Category: Innovation

Recent Read: “A More Beautiful Question” by Warren Berger

In the world of business, as in many others, answers (and answerers) get all the glory. We like answers: they give direction, settle arguments, erase doubts, and do many other useful things. Questions, especially in business, are not so popular. Strong questions can confuse direction, start arguments, give birth to doubts, and generally annoy (managers

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HBR: How Likely Is Your Industry to Be Disrupted? This 2×2 Matrix Will Tell You

Thought-provoking strategy piece on HBR.org is worth a read. Some highlights: To help business leaders better understand industry disruption, we developed an index that measures an industry’s current level of disruption as well as its susceptibility to future disruption. For the former, we examined the presence and market penetration of disruptor companies; we also considered

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Are We Running Out of Innovation?

I come across a lot of interesting writing in my work, but I have to note that one of the most thought-provoking scholarly pieces I have read recently is the working paper published earlier this year by Nicholas Bloom, Charles I. Jones, Michael Webb (all Stanford) and John Van Reenen (MIT). Their paper is entitled, Are Ideas Getting Harder to Find?, and both the question they pose

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Innovation In Action Series #4: The Innovation Value Model

In past posts in this series I addressed briefly some of the most critical issues corporates should think about when starting an external innovation effort that will focus on startups. In this last post, I address the issue of value creation, which is perhaps the least understood and least defined aspect of most corporate venturing projects at their outset.

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Innovation In Action Series #3: The Innovation Engagement Model

In the first post in this series, I discussed the importance of having a well-defined innovation agenda. The second post discussed the impact of intellectual property on innovation. In this third post, I will discuss another often-overlooked dimension of innovation. I’ll start my discussion by recapping a call I received from a senior executive in the U.K. to discuss an innovation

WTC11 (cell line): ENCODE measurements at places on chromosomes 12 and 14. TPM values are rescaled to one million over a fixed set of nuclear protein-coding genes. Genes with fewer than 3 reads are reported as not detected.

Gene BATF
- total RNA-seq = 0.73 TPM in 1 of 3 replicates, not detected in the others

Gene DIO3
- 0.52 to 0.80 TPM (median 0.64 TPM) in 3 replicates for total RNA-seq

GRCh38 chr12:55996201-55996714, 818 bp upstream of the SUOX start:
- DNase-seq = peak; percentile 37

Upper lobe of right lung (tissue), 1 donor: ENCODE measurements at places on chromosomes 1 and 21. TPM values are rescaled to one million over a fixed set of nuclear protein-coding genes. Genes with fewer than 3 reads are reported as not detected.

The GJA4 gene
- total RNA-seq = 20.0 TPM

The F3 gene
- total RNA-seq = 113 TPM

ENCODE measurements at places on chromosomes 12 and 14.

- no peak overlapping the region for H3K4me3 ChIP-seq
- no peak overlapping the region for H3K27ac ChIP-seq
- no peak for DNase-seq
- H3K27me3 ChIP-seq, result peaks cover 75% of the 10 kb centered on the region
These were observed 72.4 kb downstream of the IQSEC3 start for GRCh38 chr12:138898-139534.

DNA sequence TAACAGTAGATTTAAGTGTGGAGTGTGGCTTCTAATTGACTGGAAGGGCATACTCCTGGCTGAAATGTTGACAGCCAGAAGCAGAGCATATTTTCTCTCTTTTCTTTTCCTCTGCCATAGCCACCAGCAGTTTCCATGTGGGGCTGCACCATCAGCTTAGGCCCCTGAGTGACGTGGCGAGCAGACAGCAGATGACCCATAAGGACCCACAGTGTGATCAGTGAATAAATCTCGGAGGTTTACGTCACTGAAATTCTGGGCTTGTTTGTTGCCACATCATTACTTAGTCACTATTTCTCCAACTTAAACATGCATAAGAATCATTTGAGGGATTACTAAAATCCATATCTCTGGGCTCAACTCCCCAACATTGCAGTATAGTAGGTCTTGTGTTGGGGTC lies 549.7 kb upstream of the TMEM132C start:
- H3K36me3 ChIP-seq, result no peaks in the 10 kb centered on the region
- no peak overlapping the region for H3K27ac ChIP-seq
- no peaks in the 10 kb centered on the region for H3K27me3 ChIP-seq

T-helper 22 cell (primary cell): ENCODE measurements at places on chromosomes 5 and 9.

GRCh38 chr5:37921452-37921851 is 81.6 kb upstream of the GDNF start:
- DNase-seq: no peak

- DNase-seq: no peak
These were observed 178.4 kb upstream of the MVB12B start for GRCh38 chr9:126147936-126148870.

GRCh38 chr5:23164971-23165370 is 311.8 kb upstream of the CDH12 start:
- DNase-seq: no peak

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Innovation In Action Series #2: How Intellectual Property Strategy Impacts Innovation

In my first post on innovation, I discussed the importance of understanding the four types of innovation agendas and the impact each agenda has on corporate open innovation/collaboration efforts. In this post, I will cover briefly the issue of Intellectual Property (IP)in the context of corporate open innovation efforts. As anyone who has been involved in

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Innovation In Action Series #1: Setting The Innovation Agenda

In my work, I am involved in many discussions with executives on the topic of open innovation in a corporate environment. Across those discussions, certain themes have emerged that highlight to me the different challenges that corporate innovators face from those facing startup leaders. I have also noted that while a lot of articles are aimed at those innovating within

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What’s Disruptive Innovation? The Idea’s Creators Think Your Answer Is Probably Wrong.

The latest issue of the Harvard Business Review contains a very interesting debate currently taking place between Clayton M. Christensen, one of the originators (along with Joseph L. Bowers in a 1995 HBR article) of Disruption Theory  (“DT”), and some HBR readers. It’s actually quite a relevant discussion, since the concept of disruption has become such an ubiquitous and influential idea in business. Christensen’s (and his co-authors Michael

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Uber’s Brave New World: What Happens When Your Manager Is an Algorithm

On Tuesday night, I participated in a discussion panel at the University of Maryland on current and future innovations in Supply Chain Management (SCM). While most of the topics we discussed were positive developments, I did warn that some SCM advances have aggressive characteristics, by which I mean that they have the capacity to harm certain human populations that they affect. I

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